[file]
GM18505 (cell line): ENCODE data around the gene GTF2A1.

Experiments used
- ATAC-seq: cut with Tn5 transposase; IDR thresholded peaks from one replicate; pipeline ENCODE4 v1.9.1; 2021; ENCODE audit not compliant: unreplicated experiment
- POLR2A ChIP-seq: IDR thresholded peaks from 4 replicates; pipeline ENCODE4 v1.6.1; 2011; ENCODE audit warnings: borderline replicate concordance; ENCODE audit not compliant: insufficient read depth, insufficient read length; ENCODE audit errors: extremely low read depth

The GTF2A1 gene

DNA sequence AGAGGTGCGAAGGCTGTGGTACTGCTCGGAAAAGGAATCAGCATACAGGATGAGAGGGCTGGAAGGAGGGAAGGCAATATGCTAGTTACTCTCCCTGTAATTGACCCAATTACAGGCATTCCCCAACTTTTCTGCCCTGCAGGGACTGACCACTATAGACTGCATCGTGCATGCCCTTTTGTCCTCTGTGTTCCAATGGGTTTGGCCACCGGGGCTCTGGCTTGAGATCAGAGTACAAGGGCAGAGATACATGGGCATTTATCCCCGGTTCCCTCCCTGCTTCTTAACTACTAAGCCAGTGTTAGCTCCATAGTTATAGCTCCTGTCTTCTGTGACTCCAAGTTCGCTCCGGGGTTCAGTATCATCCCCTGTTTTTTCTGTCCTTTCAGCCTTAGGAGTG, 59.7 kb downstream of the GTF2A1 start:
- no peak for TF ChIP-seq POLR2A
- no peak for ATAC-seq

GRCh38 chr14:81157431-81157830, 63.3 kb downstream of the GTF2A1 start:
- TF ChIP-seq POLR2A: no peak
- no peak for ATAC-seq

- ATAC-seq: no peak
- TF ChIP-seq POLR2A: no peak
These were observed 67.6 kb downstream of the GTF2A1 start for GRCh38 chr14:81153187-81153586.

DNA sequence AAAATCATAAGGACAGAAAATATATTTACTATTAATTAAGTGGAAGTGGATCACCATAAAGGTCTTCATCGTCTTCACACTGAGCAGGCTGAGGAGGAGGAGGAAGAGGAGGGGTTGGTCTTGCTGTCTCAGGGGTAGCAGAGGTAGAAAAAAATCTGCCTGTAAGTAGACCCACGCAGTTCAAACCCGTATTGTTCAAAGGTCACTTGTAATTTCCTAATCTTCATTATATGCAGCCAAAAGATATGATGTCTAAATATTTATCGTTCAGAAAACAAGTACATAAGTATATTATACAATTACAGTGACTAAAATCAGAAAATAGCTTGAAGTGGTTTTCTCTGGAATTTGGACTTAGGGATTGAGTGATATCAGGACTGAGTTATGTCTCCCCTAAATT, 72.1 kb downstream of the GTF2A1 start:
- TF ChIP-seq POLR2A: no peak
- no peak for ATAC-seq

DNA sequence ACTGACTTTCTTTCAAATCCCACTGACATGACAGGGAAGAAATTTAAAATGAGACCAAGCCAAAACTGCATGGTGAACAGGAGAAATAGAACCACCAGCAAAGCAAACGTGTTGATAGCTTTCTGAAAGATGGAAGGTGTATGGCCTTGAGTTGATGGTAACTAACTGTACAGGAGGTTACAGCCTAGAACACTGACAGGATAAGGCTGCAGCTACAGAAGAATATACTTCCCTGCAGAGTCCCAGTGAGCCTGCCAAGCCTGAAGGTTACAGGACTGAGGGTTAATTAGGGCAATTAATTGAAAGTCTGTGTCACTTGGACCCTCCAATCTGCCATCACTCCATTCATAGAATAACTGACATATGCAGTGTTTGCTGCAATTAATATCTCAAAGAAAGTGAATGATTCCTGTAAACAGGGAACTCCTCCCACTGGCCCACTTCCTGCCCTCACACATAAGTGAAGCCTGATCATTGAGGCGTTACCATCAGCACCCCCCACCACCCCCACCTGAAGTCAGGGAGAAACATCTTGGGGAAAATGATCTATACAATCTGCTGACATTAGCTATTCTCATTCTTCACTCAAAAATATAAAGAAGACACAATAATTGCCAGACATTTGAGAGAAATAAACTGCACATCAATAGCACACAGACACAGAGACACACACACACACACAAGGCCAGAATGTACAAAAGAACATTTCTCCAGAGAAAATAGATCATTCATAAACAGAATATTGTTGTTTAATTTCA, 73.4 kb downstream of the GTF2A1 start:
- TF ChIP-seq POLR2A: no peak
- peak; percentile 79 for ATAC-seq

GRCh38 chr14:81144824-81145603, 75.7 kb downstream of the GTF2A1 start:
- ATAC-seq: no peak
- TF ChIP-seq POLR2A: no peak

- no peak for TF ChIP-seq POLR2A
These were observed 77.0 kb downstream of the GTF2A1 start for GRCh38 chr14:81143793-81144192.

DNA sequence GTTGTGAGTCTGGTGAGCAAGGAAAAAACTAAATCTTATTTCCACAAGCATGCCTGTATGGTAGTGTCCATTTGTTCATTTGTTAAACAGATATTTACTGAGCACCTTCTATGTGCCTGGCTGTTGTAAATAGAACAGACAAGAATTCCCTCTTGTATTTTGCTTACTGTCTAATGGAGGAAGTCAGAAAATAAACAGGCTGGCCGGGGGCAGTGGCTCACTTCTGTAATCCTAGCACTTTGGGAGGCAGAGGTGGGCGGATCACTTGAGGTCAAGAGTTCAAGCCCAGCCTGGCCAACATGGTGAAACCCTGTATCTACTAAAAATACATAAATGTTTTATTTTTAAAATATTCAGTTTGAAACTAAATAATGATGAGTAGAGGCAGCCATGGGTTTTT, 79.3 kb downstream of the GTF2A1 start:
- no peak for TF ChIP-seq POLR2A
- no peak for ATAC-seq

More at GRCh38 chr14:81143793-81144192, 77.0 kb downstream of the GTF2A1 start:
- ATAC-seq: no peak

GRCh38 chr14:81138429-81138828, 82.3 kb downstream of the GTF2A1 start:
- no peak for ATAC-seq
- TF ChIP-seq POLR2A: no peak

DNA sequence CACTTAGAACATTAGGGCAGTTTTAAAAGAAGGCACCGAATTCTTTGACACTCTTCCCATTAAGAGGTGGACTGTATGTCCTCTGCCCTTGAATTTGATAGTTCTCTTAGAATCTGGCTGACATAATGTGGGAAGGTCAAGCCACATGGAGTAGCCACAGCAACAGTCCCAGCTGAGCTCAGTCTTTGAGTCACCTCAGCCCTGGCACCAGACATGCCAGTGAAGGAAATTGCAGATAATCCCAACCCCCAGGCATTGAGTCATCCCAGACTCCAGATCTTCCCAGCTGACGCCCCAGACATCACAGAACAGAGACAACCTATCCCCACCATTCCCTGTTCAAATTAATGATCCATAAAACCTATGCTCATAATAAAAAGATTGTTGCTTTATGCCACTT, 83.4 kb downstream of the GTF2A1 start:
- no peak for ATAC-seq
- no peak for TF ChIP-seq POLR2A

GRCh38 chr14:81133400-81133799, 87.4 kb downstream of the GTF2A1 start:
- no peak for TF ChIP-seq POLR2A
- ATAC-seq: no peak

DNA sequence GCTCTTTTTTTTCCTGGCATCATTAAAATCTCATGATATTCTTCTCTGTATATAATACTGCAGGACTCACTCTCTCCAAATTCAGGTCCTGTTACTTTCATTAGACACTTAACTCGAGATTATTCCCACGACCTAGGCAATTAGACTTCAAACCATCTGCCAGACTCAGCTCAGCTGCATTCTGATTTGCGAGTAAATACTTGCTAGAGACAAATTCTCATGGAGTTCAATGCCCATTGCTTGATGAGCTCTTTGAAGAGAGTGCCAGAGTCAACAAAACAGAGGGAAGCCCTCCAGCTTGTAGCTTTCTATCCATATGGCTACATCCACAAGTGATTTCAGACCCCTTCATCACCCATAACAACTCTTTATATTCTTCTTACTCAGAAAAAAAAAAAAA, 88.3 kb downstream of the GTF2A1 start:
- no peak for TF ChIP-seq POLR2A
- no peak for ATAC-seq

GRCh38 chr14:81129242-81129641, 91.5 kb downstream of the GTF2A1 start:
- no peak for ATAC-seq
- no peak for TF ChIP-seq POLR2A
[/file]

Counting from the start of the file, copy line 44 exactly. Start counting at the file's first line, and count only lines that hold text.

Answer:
- no peak for ATAC-seq